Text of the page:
First 3D Printed Rifle Test Fired

Missed all the controversy surrounding 3D printed weapons and their potentially disastrous effects or not, depending on who you’re asking? Rest assured, for we now have what is believed to be the world’s first 3D printed rifle being successfully test fired.
Well, okay, maybe not 100 percent successfully, given that its barrel split after it fired the first round, but it did fire instead of just blowing up, so that should count for something. The rifle, named the Grizzly, is shown in action in a video posted on YouTube.

 The video was uploaded by a user named ThreeD Ukulele, who apparently is passionate about creating 3D models of musical instruments and especially, you guessed it, of the ukulele. The clip shows the Grizzly clamped to a workbench and a man, who is presumably the YouTube user, firing it from a safe distance, with a piece of string.
The rifle, printed with a Stratasys Dimension 1200es, fires a .22 caliber bullet, but the detachable barrel and the receiver that houses the guns’ operating parts are cracked in the process.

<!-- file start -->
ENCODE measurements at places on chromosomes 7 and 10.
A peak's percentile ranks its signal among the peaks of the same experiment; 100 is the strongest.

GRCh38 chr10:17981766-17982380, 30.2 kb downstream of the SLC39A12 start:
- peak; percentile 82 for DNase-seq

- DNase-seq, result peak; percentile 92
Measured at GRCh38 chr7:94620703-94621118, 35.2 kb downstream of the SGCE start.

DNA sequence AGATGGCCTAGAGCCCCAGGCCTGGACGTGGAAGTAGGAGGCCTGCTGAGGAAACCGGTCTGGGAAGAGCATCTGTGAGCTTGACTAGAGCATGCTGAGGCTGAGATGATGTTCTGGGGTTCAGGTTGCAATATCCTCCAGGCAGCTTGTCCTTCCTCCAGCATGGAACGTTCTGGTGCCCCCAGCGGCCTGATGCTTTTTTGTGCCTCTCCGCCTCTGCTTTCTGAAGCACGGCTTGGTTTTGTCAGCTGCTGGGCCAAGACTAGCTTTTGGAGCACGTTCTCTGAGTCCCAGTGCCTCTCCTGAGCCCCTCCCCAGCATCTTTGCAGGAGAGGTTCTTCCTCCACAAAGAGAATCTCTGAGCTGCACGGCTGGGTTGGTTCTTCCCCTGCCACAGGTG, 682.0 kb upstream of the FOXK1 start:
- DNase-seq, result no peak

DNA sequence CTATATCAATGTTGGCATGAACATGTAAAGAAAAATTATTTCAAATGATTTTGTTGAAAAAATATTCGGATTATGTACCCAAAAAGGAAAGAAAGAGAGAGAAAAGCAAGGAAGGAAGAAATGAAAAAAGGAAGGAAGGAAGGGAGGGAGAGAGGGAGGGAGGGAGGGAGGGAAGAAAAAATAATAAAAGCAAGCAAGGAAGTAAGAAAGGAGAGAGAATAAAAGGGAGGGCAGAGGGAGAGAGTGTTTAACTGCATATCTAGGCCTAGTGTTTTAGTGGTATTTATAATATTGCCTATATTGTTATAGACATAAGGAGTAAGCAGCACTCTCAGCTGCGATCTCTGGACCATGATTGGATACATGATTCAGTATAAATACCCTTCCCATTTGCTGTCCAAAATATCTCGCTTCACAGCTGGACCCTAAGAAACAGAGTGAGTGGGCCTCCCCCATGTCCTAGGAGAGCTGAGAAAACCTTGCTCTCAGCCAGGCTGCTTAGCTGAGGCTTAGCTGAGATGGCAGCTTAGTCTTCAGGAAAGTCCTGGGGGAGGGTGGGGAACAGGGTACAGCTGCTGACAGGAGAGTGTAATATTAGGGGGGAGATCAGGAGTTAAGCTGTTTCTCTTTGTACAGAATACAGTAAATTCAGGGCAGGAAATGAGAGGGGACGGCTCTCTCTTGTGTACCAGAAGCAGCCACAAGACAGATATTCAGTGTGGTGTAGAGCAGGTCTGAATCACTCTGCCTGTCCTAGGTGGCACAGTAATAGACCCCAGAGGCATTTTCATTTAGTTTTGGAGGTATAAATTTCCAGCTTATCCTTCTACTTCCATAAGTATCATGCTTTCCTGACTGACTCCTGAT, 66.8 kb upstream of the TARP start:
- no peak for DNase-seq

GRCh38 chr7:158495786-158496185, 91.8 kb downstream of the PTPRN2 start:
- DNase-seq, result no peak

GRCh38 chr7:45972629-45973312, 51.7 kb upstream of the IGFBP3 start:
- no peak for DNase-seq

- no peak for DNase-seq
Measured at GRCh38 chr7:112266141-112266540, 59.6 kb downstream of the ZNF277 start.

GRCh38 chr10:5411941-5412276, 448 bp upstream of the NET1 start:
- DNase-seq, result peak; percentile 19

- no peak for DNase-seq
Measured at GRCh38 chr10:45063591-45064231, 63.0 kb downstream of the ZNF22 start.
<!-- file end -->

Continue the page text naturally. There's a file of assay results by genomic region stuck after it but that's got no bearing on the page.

The Grizzly was obviously inspired by the Liberator – the world’s first 3D printed pistol which was successfully test fired a couple of months ago, triggering a massive wave of criticism and leaving U.S. authorities in disarray over how to stop 3D printed weaponry from spreading. The answer, of course, is that they cannot be stopped, given that the blueprints for the Liberator were made available
by its inventor and downloaded tens of millions of times.
Since then, several U.S. states passed legislation enforcing restrictions and registration requirements for 3D printed weapons. The Grizzly, however, is a 100% Canadian product, even if it uses the same mainspring mechanism as the Liberator.
In comments on the DEFCAD (the company owned by the Liberator’s creator Cody Wilson) forum, a user named CanadianGunNut and believed to be the same person as ThreeD Ukulele explained that he was originally planning to create a modified version of the Liberator, but that would have been illegal under Canadian gun laws.
Instead, he created a rifle of his own design, which took him less than three days to build and is entirely legal, he said. Contacted by Ars Technica, the rifle’s designer said he has no plans to sell the weapon, but will make the blueprints available online after he completes the project.